In addition to being distinct from the cosmos, God is prior to distinction per se. Nevertheless, God permits distinction even though the world does not have to exist nor does God have to be distinguished from it.[3] Distinction theologically preserves divine free will along with the gratuity of grace and the meaning of salvation. Emphasizing dissimilarity likewise avoids inaccurate views of Creator/creation relations, associations with imperfection and suffering as well as misleading perceptions of evil as God’s ontological equal. In sum, Christian distinction describes God as totally dissimilar, unequalled, and thus completely other, the Creator who surpasses a radically contingent creation.

The notion of Christian distinction facilitates a spectrum of possible scenarios describing the Creator’s interaction with creation. Within atheism, the non–existence of God logically implies no divine presence. Influenced by the Enlightenment, deism claims that God created the world to operate according to natural laws without divine direction or presence. Pantheism theologically views God and the cosmos as equivalent; therefore, God’s presence is constant and absolute.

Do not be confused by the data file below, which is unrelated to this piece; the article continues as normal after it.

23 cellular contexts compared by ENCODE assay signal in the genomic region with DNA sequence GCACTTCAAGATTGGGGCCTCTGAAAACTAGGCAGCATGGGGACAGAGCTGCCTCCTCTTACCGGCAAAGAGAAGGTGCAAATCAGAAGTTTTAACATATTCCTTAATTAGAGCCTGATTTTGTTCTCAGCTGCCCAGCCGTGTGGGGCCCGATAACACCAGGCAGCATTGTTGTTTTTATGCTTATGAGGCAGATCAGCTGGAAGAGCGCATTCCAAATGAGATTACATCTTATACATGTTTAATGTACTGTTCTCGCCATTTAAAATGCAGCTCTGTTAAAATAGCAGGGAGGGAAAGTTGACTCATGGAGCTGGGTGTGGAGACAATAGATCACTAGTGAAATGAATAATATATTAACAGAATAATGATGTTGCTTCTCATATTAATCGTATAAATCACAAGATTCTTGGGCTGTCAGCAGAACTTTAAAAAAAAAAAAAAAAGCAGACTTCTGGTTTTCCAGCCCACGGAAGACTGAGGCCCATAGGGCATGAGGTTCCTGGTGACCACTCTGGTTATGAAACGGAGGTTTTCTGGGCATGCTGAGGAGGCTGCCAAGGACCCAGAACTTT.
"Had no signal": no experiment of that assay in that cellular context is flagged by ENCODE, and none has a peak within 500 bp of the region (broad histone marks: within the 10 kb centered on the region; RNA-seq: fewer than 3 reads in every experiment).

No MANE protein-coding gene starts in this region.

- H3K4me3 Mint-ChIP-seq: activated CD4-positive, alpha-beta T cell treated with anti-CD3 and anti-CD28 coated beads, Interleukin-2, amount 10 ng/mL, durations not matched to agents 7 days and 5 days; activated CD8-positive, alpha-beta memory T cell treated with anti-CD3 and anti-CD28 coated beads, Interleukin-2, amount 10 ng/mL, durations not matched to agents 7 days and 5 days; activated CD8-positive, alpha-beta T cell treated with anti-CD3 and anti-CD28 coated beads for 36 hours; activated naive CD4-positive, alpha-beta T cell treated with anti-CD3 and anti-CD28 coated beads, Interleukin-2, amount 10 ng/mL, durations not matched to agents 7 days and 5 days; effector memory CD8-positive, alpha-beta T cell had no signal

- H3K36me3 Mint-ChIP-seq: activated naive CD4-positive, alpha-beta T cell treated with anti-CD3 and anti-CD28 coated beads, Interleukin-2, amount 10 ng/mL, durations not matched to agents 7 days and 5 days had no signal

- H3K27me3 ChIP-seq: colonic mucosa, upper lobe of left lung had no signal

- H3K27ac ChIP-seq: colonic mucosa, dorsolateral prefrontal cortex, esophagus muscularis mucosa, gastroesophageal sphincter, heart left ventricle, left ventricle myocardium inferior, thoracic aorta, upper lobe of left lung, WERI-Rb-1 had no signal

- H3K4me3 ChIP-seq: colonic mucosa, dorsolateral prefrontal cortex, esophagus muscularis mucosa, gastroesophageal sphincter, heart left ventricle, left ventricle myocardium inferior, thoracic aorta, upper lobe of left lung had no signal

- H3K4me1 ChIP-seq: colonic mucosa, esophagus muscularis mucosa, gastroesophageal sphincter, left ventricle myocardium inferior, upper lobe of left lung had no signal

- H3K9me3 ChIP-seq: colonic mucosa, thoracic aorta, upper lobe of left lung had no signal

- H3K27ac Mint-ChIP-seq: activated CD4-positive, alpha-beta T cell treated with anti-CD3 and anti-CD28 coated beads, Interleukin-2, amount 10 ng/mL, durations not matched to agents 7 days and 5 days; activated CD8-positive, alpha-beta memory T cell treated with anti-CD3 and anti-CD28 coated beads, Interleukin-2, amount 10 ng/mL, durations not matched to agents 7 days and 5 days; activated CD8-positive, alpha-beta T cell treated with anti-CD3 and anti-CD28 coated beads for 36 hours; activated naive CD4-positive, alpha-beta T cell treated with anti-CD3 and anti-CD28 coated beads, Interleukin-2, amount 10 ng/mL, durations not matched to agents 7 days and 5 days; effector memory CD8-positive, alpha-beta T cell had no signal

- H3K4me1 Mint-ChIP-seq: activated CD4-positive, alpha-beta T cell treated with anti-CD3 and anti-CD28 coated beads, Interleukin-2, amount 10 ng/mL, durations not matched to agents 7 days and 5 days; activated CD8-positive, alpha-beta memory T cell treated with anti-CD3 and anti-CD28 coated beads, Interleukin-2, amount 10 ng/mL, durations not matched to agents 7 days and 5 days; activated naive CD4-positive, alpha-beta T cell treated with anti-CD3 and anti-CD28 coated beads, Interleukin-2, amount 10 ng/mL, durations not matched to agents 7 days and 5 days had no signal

According to panentheism, the Creator maintains an intense presence within creation, however, some distinction exists. Classical theism promotes a more discrete Creator/creation distinction than panentheism; the infinite God is present yet distinct from and unaffected by the finite world. An essential ontological distinction between the Creator and creation determines as well as preserves unique identities. Separate identities construct otherness, a crucial component for relationships.

However, an overemphasis on distinction suggests dualism along with the aloofness of deism. Avoiding dualisms that equate goodness with spiritual matters and evil with material things necessitates divine immanence along with divine transcendence to maintain a theological balance within the Creator/creation relationship.